After spending quite some hours on fixes and trials (Try -- and See -- If it works) he finally found the problem. And fixed it of course. But what was so special about it? It indeed was. The problem Lars identified was found out because of his own understanding of the technology, algorithms and syntaxes. The issue he found out was 'never raised as an error or exception by the system itself' and finding out hidden problem in a code laden with complexity, that does not show up in compilation/debugging at all is indeed an intelligent task. Good job Lars!
It's an honour for me to be working with a such highly competent team and managers. There has always been something or the other I could mention in their admiration. This particular case is one example of it. I'm glad that I could talk about my team with the world because of this challenge. :)
Day 8. HAVE LUNCH TOGETHER AND POST A PICTURE
Who else could be a better date for this day of challenge other than one from fellow participants :). It was great meeting Daniel Knott over lunch to discuss testing and this 20days challenge among other cool things . Feel free to check Daniel's updates on this challenge.
There goes our picture together:
Day 9. AUTOMATE ONE WORKFLOW FROM ANOTHER BUSINESS UNIT (Pairing allowed, but be the driver)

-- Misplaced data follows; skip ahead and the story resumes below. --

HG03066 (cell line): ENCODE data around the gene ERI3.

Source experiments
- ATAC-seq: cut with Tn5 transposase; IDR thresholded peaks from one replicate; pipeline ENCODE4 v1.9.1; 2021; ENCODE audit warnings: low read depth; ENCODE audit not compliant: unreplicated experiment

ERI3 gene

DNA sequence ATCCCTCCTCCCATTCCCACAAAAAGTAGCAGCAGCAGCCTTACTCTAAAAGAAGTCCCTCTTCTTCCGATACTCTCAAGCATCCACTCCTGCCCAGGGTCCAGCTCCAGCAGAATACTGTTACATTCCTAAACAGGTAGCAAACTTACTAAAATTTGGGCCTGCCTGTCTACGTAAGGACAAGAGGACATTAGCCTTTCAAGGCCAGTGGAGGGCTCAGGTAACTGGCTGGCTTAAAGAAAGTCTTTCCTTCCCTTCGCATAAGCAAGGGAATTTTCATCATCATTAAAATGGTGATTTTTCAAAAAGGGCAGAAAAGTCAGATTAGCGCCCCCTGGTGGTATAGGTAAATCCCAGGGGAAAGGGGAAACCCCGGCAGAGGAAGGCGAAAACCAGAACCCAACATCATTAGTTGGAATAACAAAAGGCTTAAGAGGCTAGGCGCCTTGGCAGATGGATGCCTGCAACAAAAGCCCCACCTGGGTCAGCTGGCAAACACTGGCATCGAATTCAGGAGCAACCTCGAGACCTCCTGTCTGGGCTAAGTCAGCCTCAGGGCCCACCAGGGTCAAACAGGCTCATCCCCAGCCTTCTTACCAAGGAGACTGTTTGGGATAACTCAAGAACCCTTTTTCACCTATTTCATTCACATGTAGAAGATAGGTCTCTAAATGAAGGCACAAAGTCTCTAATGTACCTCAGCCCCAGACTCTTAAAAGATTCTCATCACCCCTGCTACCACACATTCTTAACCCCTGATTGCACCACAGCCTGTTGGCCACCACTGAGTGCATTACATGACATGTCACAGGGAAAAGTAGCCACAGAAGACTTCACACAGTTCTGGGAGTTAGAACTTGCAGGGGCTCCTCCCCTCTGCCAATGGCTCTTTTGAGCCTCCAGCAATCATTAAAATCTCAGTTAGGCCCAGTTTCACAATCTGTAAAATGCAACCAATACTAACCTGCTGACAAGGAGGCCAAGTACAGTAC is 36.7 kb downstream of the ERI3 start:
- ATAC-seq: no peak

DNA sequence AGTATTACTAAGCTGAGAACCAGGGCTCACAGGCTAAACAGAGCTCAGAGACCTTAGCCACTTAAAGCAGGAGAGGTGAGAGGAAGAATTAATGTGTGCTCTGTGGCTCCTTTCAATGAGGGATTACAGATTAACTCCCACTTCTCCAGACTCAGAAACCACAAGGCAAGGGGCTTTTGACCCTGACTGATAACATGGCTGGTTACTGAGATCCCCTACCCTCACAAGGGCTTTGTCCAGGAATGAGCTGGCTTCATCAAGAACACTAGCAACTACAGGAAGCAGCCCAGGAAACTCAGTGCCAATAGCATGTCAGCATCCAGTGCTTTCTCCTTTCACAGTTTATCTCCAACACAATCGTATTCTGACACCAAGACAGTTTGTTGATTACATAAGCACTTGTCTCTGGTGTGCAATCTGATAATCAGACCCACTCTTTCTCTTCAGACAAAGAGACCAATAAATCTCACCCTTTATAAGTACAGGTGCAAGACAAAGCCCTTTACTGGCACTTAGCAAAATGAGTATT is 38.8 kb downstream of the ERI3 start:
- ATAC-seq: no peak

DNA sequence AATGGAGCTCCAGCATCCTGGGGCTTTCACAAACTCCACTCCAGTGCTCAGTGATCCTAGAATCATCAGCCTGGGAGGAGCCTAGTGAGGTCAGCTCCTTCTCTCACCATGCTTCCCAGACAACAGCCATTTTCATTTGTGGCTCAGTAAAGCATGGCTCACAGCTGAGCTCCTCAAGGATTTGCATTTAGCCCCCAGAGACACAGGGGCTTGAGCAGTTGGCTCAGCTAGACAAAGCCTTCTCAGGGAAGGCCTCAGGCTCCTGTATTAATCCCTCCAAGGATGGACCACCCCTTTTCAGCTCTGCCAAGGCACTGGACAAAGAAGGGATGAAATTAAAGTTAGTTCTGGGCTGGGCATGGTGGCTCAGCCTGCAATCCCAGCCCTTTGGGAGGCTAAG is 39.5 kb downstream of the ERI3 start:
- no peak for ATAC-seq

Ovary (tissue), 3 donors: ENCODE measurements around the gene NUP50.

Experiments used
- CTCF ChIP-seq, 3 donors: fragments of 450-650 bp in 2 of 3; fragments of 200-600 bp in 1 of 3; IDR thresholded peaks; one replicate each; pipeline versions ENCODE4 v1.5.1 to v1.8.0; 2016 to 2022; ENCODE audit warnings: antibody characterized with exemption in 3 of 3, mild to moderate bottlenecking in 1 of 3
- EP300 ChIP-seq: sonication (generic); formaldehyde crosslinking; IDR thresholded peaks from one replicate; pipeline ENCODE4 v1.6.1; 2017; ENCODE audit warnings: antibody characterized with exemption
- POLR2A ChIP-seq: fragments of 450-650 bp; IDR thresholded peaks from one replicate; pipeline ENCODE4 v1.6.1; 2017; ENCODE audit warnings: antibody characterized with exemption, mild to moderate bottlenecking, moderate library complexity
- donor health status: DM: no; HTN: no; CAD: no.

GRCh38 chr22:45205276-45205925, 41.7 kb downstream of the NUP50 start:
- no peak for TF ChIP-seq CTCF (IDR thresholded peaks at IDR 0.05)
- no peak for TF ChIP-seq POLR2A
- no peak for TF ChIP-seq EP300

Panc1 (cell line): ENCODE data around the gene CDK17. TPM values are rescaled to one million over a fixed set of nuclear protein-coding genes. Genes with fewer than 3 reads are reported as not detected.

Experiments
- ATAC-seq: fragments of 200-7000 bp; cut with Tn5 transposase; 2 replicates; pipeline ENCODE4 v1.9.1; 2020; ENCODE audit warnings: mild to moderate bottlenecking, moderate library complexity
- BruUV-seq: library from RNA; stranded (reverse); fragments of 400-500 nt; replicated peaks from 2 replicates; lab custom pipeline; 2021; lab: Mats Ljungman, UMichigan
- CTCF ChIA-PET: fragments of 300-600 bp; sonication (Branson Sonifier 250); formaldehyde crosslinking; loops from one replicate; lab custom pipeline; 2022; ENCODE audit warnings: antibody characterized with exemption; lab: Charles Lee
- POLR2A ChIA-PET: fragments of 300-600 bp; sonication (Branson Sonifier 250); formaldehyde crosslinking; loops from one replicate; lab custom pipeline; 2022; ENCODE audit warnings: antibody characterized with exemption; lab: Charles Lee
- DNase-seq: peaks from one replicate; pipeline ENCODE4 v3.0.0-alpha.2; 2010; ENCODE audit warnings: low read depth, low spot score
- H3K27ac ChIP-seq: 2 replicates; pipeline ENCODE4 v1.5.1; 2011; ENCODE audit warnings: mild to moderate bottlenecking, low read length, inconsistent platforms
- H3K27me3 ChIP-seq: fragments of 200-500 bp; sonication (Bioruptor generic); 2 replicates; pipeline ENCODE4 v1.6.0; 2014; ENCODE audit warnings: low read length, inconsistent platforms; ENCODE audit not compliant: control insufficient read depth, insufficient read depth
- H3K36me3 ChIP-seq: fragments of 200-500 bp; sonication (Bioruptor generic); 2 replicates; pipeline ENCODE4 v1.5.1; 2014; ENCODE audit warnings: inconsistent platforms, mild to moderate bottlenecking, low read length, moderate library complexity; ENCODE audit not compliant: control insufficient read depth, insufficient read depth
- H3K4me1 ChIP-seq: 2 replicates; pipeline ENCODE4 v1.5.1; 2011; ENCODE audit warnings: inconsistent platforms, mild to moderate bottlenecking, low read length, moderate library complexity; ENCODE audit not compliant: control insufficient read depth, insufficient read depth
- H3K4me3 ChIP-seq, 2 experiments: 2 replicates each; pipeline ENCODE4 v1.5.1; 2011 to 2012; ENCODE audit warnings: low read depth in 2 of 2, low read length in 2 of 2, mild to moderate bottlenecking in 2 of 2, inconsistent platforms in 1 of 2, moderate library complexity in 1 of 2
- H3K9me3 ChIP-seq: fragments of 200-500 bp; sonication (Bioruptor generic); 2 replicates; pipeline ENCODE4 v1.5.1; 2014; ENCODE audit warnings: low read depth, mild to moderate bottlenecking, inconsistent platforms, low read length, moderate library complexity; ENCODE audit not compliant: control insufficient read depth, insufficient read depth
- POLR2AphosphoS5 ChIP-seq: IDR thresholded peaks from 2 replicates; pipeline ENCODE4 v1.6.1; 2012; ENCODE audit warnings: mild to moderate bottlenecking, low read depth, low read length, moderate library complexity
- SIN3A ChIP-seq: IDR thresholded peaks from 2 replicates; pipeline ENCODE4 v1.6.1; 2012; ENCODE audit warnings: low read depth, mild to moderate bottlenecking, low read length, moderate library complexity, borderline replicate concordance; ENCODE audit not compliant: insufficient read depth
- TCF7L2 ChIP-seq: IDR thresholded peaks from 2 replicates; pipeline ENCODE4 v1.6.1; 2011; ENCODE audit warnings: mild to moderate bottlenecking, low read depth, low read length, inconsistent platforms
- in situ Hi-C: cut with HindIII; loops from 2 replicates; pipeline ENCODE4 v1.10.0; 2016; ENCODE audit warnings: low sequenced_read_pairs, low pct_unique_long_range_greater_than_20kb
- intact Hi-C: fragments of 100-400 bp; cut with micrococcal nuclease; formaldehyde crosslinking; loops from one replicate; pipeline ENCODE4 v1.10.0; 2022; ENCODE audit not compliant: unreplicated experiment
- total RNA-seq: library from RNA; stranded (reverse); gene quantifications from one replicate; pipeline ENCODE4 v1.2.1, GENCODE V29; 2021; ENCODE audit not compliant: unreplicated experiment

Could not mange to complete this task in time. It's WIP though.
Day 10. PERSONAL CHOICE (Testing related, surprise us!)
I'm conducting a workshop on Impact Mapping for my colleagues, on 13th Oct. The idea is to implement the concept on team level (rather than keeping it limited to Senior Managers, Product Managers, SCRUM masters etc).
My workshop would mostly talk about implementing IM on Story level and writing them with information, enough to build testable features with wider coverage. Won't say it is only related to testing but it would definitely benefit testers working in Agile teams.
Day 11. LISTEN TO A TESTING PODCAST
I listened to DevOps and Technical Testers podcasts featuring Noah Sussman, Michael Larsen, Perze Ababa and Justin Rohrman ( yeh, all cool people :) )
I feel this discussion has come on the time when testers needed it most. If you are wondering about what DevOps is and what roles testers can play in it then please consider listening to it. Highly recommend!
Day 12. PERFORM A CRAZY TEST
Hmmm...this is my kinda topic. Well, honestly I don't remember the last time when I did not perform a crazy test :) The degree of craziness of a test might vary from a tester to tester based on what they perceive it to be.
For me, a test performed with minimal knowledge about application and acting like a 'first time user' is equally crazy test. With minimal knowledge I mean not getting blinded by the specifications and testing things with open expectations. Paul Holland has written an interesting piece around it, please do read it.